World War I, a time of massive killings and destruction, was not the product of a single, immediate event. Rather, multiple long-term causes, including the effects of Nationalism, produced the war. While liberals believed that a peaceful Europe would emerge from using national lines to organize Europe, the opposite happened. There was no cooperation amongst Europe's great powers; instead, there was competition and significant rivalries. Conflict over industrial and commercial interests was significant. With this competition came the formation of two alliances, which only increased the already rising tension. Increasing conflict and discontent severely tested the different governments. Regardless, these different European states significantly cherished their alliances and protected each other no matter the consequences.
Each European state believed that it was its own entity without any higher body of authority. With this, each nation consistently showcased self-motivation for personal interest and success. Thus, the war was becoming more and more possible as each European state had self-serving interests and goals that wanted to reach. Different European leaders viewed the war as an excellent opportunity to achieve such goals and authority. Along with Nationalism, socialist labor movements are considered a long-term cause of the war. They were more potent and violent in their efforts as achieving their goals was the central focus. With the fear of revolution on the mind of many Europeans, the decision to start the war was a way of controlling severe destruction. A third long-term cause of the war was the significant impact of militarism. With the size of mass armies increasing significantly in size, tensions continued to rise. Similarly, the inevitability of the war predicted its destructiveness. As the practice of conscription continued, the size of all European states' armies increased. Since young working-class males could not participate in the army since their physical state was not adequate for the army, leaders shifted to recruiting peasants. With more massive armies came an increase in the number of military leaders who lacked flexibility in their plans and ultimately, power.
Francis Ferdinand, the Austrian Archduke, and his wife, Sophia, were assassinated in the summer of 1914. As a result., Austrian officials chose to use force in warning Serbia that the murder was wrong and would not go unnoticed. With the support of their allies, Austria served Serbia with a demanding ultimatum at the end of July. When Serbia chose to reject some of the demands, Austria subsequently declared war on Serbia. This declaration led different European states in each alliance to declare war on a European power from the other alliance. While the decisions made in 1914 were influential in starting the war, they were not the ultimate cause of the war. Instead, they were the final straw in what was a long-time coming war. With an extensive history of conflict and discontent between the different nations, the foundation for war was already present. The assassination and subsequent ultimatum initiated the war.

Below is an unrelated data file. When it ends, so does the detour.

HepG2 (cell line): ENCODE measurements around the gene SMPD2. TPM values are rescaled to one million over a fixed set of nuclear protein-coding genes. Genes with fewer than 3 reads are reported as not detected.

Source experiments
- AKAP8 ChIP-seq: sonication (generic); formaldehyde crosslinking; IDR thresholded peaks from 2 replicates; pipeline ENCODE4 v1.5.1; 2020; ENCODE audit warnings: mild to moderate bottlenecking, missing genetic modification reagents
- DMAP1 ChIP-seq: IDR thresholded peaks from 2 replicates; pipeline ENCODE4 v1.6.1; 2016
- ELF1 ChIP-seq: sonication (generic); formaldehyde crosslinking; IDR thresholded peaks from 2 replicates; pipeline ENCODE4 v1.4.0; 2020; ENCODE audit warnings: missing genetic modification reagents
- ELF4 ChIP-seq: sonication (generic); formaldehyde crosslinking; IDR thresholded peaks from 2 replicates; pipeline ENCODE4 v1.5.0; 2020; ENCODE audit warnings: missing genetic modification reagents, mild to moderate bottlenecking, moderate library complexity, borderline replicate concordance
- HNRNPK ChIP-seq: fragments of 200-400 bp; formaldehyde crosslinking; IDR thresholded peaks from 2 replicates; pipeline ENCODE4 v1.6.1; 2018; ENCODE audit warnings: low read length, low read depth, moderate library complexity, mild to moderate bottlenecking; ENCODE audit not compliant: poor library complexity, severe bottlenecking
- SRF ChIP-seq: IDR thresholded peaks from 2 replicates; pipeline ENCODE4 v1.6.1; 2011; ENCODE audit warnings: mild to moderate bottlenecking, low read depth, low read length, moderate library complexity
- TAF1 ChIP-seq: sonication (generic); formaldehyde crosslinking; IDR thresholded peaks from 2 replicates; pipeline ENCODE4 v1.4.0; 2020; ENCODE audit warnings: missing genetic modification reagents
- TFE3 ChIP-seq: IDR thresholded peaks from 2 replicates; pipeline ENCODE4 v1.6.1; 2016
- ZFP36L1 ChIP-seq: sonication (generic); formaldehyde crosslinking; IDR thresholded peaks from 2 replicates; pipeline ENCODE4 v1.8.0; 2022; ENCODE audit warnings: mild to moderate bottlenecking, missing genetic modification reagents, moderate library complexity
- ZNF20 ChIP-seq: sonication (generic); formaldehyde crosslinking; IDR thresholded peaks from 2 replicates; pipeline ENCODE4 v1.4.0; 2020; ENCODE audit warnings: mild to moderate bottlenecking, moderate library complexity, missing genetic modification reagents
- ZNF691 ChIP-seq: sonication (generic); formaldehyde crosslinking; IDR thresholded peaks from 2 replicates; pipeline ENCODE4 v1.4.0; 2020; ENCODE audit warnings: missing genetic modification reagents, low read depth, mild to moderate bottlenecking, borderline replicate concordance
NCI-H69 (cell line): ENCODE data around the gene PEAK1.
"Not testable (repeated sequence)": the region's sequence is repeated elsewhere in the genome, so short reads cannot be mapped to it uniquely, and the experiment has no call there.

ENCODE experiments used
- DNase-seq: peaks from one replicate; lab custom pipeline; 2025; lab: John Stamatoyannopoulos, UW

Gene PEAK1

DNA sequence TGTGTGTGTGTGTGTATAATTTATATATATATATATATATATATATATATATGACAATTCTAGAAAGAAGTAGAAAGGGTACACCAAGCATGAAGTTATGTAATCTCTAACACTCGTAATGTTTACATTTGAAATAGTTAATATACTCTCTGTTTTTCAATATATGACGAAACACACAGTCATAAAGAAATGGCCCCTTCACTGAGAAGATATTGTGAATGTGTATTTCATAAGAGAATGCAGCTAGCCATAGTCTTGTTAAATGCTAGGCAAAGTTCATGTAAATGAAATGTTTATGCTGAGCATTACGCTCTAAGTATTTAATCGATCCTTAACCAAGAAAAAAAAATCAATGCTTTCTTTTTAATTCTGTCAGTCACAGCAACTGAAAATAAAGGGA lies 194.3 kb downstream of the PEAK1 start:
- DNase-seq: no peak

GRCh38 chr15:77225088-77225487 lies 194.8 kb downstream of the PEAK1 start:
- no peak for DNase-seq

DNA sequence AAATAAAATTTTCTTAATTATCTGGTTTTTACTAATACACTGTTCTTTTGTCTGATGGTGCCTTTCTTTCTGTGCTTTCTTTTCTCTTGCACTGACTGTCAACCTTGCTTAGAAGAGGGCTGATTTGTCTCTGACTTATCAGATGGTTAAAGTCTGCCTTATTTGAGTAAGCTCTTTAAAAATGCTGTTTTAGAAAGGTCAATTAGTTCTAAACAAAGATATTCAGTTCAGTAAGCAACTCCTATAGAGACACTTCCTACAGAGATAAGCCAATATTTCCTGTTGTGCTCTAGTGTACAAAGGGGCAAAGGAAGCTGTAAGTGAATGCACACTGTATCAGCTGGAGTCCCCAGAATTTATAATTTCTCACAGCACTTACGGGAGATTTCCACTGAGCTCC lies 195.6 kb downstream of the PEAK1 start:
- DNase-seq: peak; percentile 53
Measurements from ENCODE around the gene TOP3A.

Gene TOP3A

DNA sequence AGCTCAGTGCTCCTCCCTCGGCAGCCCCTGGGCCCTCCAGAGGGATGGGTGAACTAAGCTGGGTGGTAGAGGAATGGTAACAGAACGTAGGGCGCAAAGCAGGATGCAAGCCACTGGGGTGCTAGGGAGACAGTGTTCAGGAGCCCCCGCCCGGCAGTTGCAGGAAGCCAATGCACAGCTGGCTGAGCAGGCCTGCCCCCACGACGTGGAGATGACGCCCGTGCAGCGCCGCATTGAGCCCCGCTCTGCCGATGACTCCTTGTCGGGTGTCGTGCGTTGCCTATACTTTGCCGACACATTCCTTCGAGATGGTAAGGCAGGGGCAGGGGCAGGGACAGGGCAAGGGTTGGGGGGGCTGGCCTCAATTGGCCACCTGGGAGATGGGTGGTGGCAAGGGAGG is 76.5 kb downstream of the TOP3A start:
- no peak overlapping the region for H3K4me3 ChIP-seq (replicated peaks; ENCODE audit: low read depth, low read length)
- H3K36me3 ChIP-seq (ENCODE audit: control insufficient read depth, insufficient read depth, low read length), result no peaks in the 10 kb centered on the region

Serbia played a significant role in the start of World War I. Before the assassination of Francis Ferdinand; there was already a considerable rivalry between Serbia and Austria. Serbia, in support of its ally Russia, focused on creating an independent Slavic state in the Balkans while Austria prioritized preventing that from happening. With this building sense of mutual discontent and mistrust between the two nations, it is not surprising that the assassination took place shortly after in the summer of 1914. Therefore, Serbia played a significant role in the start of World War I as they ultimately took a direct shot at Austria's empire without attempting to be discrete. Further, they illustrated just how important the two alliances were when they stood by Russia through this more focused conflict. Finally, by choosing not to meet all of Austria's demands, they kept to their goals, a common thought by all the nations. They firmly believed that the war would provide them with the opportunity to achieve such goals. With Russia helping Serbia when Austria declared war, and Germany subsequently joining the conflict, World War I truly began.
World War I, a significant event in history, was a fight long in the making as the conflict and hatred amongst the different European nations were long-term. From the effects of Nationalism, internal dissent, and militarism, the building of the reason behind the war was not immediate; instead, it took some time. The assassination of Francis Ferdinand by Serbia and Austria's immediate response initiated the fight that all involved nations had wanted for a long time. With each nation's strong desire for authority and success, the war would not be easy, nor would it be without many casualties and ultimate destruction.